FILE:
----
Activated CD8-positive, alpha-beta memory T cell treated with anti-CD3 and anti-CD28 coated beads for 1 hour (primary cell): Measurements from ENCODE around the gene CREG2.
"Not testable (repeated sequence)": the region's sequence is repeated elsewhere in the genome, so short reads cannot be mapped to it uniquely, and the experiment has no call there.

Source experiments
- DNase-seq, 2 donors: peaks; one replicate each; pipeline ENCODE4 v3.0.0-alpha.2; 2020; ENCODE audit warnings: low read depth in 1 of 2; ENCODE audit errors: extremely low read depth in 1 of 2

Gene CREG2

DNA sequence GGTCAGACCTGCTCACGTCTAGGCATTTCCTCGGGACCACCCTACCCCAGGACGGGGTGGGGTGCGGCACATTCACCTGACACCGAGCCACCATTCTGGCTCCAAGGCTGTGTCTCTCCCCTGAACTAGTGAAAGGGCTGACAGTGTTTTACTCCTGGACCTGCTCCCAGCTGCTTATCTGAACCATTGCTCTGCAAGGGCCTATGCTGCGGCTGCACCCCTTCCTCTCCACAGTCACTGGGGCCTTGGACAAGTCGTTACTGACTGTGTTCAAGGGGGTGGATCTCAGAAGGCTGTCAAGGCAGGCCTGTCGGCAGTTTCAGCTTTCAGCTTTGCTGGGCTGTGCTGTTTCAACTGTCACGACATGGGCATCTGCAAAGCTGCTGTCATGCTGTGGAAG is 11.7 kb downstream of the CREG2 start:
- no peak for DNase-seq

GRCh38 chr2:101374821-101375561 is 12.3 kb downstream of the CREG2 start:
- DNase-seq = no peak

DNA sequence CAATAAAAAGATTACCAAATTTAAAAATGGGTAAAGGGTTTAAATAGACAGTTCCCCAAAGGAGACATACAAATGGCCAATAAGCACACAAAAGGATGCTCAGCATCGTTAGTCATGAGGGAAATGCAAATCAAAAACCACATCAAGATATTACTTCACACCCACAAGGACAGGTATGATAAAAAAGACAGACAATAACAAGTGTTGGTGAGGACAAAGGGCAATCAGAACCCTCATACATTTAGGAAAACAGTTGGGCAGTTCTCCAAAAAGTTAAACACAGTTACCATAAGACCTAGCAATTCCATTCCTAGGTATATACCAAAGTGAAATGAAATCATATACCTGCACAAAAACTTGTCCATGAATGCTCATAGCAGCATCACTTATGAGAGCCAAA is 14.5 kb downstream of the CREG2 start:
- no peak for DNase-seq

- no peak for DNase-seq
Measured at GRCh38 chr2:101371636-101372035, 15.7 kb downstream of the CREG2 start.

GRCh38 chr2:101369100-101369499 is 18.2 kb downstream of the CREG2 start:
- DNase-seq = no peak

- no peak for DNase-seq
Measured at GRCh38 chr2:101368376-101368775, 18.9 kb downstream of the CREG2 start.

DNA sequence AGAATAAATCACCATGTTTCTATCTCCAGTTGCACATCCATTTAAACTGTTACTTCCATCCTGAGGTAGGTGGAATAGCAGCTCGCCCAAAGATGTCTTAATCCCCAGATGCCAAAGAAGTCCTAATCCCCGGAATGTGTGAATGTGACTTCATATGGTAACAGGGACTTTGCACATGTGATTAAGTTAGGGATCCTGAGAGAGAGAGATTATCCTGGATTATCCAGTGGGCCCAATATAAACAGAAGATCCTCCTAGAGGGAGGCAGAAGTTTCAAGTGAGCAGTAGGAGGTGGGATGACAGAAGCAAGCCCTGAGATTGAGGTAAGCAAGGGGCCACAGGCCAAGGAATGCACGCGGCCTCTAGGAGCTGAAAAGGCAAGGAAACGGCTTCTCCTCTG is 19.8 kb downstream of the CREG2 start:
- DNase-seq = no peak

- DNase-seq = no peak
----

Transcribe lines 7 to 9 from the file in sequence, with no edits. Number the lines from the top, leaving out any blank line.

- no peak for DNase-seq

GRCh38 chr2:101374821-101375561 is 12.3 kb downstream of the CREG2 start:
- DNase-seq = no peak